1. You’re more tuned into how things look than how they feel.
Perfectionism is to create an idea of how things are, one that is better than what the reality feels like. That is what drives people to become this way in the first place: a longing to escape the discomfort.
But when you get such positive feelings for how things look, you forget that it’s not how they actually are, and that there is a difference. You are so focused on curating your life that you’re not actually experiencing your life, and you start making choices based on the picture in your head, not the feeling in your heart.
2. You are letting your ego run the show.
Wanting things to be “just right” all of the time is a very ego-based desire. It is what happens when you are inherently disconnected from the truth of what it means to be alive.
The beauty of life is that it’s messy, unpredictable, and sometimes, the things that will mean the most will seem the least important on the surface. There’s so much lingering beneath what we immediately perceive, spending all of your time rearranging it is to miss the point completely.
3. You see failure as a judgment on your worth.
One reason perfectionists want to control things is because they are subconsciously curating who they are to the outside world. Therefore, if there’s any type of public failure, it becomes a moral judgement. This is why so many perfectionists fear humiliation: it is their inherent lack of self-worth that makes them desire to look “perfect” in the first place.
Sometimes, the thing people try to convince you they most are is the thing they fear is the least true.
4. You get pleasure from fixing things, not appreciating them for what they are.
Life is about the next big thing to fix, change or work on for you. Sure, that growth is beneficial at times, but it also robs you of the beauty of things as they naturally are.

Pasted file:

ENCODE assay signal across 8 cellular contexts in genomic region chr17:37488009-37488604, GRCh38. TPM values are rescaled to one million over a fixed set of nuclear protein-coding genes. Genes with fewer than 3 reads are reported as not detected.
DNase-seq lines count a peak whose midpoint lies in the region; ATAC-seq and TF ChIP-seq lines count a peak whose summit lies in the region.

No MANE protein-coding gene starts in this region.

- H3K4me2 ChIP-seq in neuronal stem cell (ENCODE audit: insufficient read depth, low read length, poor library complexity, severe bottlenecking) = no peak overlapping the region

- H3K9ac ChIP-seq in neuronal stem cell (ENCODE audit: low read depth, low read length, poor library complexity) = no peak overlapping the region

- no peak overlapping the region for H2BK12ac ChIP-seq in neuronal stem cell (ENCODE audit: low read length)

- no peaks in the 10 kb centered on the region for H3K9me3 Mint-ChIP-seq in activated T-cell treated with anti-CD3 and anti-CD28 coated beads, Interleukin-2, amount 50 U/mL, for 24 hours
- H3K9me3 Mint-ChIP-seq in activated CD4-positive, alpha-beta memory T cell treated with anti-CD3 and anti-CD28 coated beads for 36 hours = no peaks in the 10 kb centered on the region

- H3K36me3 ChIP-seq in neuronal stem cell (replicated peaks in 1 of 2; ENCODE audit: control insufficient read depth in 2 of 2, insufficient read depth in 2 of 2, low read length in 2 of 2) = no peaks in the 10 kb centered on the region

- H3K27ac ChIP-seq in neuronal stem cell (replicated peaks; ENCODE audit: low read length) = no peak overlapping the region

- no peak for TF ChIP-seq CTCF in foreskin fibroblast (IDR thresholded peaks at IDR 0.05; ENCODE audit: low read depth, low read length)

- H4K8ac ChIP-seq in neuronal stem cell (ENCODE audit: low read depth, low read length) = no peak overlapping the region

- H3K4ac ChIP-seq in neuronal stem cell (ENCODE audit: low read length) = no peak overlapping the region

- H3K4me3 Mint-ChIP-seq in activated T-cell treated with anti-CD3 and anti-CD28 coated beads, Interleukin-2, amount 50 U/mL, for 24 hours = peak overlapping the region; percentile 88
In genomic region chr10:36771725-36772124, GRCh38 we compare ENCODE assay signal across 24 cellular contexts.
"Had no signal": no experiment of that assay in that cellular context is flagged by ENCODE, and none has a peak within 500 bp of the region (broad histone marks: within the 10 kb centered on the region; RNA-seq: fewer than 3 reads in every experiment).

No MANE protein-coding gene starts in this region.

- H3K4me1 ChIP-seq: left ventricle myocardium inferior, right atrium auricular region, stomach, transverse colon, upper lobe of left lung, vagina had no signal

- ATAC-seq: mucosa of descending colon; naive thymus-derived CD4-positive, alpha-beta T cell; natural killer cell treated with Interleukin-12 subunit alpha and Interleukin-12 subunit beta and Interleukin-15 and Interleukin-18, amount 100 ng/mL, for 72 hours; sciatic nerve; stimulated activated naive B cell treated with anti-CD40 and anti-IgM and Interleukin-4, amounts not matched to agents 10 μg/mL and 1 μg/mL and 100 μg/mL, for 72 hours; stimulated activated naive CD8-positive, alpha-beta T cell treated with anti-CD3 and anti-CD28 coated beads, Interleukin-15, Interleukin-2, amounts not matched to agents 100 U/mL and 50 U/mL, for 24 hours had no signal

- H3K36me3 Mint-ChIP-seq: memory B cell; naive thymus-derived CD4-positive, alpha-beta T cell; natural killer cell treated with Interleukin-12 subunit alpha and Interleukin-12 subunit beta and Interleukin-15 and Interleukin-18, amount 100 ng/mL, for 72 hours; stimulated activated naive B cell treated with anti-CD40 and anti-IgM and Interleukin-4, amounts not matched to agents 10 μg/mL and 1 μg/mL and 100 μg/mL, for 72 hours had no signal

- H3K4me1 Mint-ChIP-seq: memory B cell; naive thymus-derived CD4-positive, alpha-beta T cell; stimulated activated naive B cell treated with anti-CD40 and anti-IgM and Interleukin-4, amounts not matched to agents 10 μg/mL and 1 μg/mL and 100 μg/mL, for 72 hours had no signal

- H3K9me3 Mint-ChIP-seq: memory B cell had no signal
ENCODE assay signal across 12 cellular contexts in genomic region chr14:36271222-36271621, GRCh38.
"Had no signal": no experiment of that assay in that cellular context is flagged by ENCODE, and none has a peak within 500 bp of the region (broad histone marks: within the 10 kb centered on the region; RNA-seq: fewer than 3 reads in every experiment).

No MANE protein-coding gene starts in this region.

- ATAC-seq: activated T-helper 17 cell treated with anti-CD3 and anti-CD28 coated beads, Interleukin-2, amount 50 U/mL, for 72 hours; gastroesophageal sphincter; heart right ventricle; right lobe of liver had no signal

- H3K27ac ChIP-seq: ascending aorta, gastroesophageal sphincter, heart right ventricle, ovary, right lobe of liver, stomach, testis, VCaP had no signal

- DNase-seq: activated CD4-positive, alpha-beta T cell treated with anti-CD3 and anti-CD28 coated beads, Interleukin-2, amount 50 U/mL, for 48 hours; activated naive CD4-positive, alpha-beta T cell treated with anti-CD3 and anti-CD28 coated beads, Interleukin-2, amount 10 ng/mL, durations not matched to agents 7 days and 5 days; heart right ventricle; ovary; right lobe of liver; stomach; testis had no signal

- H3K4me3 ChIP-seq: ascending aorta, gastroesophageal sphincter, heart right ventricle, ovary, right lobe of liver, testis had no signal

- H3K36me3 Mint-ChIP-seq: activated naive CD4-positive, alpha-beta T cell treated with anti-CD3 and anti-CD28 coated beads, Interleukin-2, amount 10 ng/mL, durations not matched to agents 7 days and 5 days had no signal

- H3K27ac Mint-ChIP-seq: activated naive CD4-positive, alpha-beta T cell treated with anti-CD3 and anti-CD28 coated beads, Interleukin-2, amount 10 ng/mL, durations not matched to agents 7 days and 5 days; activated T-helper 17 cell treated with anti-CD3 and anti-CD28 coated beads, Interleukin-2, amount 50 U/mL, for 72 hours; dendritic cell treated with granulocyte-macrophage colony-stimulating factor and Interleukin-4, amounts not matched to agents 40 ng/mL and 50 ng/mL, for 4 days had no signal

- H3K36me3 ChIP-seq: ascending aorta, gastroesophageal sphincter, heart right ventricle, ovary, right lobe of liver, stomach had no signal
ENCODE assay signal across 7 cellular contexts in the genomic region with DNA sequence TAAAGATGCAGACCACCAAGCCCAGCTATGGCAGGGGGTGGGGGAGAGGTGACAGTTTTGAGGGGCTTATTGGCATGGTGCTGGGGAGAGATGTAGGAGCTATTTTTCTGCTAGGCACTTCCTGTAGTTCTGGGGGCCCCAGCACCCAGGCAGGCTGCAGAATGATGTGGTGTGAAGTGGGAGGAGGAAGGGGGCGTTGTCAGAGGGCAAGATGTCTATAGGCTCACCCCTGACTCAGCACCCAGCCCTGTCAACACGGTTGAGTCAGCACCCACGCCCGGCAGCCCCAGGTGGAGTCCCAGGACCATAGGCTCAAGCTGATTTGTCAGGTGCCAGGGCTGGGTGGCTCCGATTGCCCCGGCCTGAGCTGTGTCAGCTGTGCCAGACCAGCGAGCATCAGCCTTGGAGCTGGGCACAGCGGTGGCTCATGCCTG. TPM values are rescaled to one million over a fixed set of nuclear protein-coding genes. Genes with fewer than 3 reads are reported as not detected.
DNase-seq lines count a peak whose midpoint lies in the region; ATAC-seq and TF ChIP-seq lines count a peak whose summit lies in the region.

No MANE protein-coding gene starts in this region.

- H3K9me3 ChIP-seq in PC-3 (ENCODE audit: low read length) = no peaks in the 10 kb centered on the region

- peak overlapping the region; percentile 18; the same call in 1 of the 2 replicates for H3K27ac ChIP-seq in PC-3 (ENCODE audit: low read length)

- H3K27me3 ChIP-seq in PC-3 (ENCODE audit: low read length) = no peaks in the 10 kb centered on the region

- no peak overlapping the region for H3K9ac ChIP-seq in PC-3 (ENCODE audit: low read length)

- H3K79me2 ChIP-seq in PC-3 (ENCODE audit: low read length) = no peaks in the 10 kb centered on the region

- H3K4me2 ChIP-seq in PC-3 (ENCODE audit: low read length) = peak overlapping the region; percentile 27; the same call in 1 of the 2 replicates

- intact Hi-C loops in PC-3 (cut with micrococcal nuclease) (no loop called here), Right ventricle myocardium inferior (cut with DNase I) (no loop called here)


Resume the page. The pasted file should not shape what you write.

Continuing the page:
It also creates mania when you realize that sometimes, the thing you most want to change isn’t meant to be changed. Sometimes, the thing you have to do is accept it, and your resistance to that is what put you in this spot to begin with.
5. You hold the people close to you to impossible standards.
Because you hold yourself to impossible standards, you do the same for others. You don’t want to see other people’s failures or weaknesses, because they expose you to the ones that you are suppressing within yourself.
When a perfectionist demands a lot from the people around them, it’s because they don’t want to confront their own humanity. That lack of acceptance within themselves echoes out to those around them, and can be a very destructive force.
6. You source your satisfaction based on what you imagine other people think.
The more happy you are with your life, the less you need other people to be.
Caring a lot about what other people think is a way to outsource a positive perspective on your life. Sure, maybe your accomplishments don’t feel great, but you know that they would seem great to those around you, and so you pursue them.
7. You don’t realize you’re a perfectionist.
The funniest thing about perfectionists is that they rarely realize they’re perfectionists. Being a controlling person isn’t within their acceptable self-image, and so they just see themselves as “driven,” “smart,” or “together.”
But by not recognizing it, you can’t do anything about it. And there’s a lot to be done about someone who is so busy creating an idea about their lives that feels good, they’ve disconnected from actually feeling good.